Where are we heading?

I just read ‘The End of the Internet as we know it’ by Johnny Haeusler and ‘Wir, die Netz-Kinder’ by Piotr Czerski (both in German). These two articles made me think. We have come a long way, the Internet is part of our life (Piotr does a good job of explaining who ‘we’ are).
But what’s next? ‘Where are we heading?’, Johnny wonders. Are we one step away from a divided Internet? One that’s like Facebook and offers bite-sized, easy-to-digest content? And one for the outlaws, hackers, Linux users? The thing is: Will the first one have free speech? Or are we striving towards an even brighter future with consumers living in happy symbiotic relationships with each other and towards companies? Or some dark future with google finally blackmailing everybody with all the information about them?

At first, we relly should recognize that we have come a long way. Today, technology is so highly developed that it enables anybody and everybody to do anything.

One person equipped with some gadgets (yes, I imagine this with Apple devices, come and get me) and a laptop can write texts, take photos, make videos, record audio and produce all of that into a highly polished end product. On the go.

With Spotify finally coming to Germany (I’m so excited!), music is just… available. One week into using Spotify, it feels like a hundred years ago that I actually put a CD in a CD-ROM drive and transferred the data onto a harddisk. Man, we really put in some effort back then. Spotify claims their product is simply better than piracy, and they’re right.

Apple democratizes technology by making it accessable for people who were afraid of PCs. Looking at grandparents using FaceTime with their grandchildren, no one can argue that. They ‘dumb’ iOS down to do so one could argue, but that’s what widespread adoption requires. And considering all the pro users who use their iPads for thousands and thousands of specific tasks, it doesn’t seem to hurt that much. Stephen Hackett knows what I’m saying.
(Wanna complain about the conditions at Foxconn? Read this and see why you’re wrong.)

On a larger scale, the Internet helps people to do really huge and important things. The Arab Spring shows that. Have you heard of what Telecomix does?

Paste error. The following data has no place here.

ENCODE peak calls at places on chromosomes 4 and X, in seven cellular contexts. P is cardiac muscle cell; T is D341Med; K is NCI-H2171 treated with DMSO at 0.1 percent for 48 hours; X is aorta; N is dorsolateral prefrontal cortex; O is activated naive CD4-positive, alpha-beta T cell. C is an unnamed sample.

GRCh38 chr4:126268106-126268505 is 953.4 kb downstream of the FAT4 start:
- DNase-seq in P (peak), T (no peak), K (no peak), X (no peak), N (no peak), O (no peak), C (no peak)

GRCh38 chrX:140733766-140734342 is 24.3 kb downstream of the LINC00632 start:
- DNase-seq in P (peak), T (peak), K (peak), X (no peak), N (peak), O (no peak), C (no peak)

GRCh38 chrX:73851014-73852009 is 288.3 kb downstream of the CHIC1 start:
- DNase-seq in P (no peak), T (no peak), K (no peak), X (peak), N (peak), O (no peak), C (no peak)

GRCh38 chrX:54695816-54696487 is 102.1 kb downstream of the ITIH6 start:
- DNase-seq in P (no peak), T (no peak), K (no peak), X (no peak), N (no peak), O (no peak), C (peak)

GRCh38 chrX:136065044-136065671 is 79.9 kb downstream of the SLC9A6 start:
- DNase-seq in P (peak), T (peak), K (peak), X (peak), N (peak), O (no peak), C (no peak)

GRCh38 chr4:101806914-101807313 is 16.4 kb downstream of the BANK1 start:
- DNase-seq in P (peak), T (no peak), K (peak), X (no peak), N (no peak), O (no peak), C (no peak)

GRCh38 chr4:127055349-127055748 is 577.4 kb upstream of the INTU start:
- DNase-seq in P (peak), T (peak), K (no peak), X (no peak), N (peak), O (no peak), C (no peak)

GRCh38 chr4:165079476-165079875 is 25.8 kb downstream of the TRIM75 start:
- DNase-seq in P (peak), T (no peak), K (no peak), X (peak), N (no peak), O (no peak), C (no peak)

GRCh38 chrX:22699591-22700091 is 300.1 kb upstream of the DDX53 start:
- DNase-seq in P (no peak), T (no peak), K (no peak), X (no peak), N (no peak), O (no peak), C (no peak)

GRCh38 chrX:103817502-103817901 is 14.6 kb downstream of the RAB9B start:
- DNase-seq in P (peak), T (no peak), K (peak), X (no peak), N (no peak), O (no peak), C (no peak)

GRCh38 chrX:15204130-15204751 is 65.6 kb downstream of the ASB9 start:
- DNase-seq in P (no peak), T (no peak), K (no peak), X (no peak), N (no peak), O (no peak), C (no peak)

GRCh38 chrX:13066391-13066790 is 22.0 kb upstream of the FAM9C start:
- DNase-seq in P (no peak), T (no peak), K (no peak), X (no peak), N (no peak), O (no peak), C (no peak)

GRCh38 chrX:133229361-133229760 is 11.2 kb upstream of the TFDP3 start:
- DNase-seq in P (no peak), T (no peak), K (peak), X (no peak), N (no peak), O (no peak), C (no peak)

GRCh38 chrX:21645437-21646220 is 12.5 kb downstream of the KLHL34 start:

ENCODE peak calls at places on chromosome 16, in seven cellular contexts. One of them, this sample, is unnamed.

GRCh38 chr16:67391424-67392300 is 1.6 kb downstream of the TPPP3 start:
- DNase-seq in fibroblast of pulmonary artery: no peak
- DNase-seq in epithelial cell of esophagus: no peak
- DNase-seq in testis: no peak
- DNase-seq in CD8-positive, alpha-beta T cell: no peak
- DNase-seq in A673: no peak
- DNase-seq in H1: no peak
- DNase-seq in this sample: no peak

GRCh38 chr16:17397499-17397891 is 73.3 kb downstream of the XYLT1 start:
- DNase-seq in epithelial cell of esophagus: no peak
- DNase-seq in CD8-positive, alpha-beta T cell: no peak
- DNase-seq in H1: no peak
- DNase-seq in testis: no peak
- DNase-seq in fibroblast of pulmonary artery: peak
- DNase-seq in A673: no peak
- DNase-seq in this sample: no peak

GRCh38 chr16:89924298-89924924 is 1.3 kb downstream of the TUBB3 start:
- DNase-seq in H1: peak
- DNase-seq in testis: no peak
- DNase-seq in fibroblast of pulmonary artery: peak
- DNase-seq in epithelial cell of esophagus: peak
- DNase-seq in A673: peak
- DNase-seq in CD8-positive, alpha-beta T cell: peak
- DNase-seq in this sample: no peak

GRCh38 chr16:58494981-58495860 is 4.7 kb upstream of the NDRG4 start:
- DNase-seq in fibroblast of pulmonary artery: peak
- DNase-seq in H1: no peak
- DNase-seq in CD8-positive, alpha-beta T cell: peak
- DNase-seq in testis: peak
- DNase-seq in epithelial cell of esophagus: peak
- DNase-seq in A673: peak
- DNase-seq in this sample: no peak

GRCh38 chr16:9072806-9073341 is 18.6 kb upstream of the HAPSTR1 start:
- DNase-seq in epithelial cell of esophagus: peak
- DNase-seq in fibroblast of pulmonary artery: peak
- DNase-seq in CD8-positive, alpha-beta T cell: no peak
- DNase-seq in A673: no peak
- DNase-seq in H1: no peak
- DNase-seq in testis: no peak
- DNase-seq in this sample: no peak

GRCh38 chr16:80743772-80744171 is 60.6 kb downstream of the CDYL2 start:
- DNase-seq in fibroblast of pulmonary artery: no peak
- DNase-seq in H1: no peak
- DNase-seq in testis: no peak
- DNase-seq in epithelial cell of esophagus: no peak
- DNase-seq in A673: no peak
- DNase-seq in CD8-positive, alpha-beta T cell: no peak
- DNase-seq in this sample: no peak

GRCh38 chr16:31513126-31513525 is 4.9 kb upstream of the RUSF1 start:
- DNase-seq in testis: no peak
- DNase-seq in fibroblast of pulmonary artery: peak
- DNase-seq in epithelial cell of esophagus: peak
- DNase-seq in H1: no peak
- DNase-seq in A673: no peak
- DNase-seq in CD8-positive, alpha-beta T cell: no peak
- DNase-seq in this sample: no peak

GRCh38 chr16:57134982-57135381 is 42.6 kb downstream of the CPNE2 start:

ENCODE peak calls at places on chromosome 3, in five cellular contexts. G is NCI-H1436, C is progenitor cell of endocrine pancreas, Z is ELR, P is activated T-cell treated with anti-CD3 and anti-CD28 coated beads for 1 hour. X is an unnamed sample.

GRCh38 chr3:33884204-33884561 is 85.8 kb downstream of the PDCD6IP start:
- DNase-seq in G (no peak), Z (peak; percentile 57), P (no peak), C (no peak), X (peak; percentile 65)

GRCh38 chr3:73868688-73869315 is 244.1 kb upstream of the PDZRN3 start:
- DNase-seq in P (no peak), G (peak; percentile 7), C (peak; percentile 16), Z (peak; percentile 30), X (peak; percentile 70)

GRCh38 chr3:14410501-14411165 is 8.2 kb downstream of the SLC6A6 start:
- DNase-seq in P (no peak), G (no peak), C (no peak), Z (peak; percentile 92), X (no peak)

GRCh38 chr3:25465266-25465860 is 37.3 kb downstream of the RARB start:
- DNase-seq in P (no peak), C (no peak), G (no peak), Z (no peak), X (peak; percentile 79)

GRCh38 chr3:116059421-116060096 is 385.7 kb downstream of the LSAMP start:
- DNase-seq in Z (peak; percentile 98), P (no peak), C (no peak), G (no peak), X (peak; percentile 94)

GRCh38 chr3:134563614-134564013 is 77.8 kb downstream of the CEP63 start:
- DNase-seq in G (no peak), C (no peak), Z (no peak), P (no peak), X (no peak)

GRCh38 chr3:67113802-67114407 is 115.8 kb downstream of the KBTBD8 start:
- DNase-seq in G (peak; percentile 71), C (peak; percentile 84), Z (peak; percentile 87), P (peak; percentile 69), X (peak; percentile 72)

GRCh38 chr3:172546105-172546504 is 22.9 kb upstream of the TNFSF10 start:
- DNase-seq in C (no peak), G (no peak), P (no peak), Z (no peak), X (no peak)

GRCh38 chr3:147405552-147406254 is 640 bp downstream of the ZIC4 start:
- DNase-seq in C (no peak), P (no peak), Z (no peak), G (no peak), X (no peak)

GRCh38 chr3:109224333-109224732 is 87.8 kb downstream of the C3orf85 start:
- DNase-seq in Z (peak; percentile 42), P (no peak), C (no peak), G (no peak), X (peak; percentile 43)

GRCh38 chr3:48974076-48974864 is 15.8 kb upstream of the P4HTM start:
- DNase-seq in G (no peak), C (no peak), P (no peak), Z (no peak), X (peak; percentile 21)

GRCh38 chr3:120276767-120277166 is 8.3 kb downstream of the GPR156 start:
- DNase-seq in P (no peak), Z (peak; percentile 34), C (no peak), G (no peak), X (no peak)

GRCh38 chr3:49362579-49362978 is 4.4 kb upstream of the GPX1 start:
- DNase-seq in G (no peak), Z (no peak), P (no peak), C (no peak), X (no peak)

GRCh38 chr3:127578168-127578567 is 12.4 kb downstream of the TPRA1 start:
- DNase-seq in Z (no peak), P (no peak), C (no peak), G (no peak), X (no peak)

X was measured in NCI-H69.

There’s gotta be something about this whole Internet thingy. The Internet and the technology we have today takes away everything that once stood between us and information, and therefore exchange, development and learning. Everything is affected.

Information is just all around us. Just like the force, but everyone is able to use it. When I’m looking for information, I automatically press ctrl+T and start typing. My browser opens a new tab and searches for whatever my text input is. It’s like in gaming, when you don’t have to think about which keys to press to make move xyz. If you’re not a gamer: That’s like not having to think about how to gear up or down while driving a car. Its like that, just with information. Its accessible, it s just there. Ideally, it appears in its purest state: linked, so one can reconstruct it.

I recap: The Internet combined with the devices and technology we have today means: Producing and consuming information times infinity. The sky is the limit!

Of course, and maybe that’s the most important thing to realize right now: The Internet can be controlled. Just look at China, or the conditions Telecomix fought and fights against mentioned above. By default it isn’t, but it can be ‘bad’. It can become an instrument of suppression. But just if someone makes it so. And people do, obviously. So, adding a little Internet to everything doesn’t make everything better necessarily.

To ensure that it does, we have to keep working for a free and independent Internet. There will be a new ACTA/SOPA/PIPA.

I found this on Facebook. Chapeau, Facebook. Normally, you'd expect something of this quality linked on Twitter.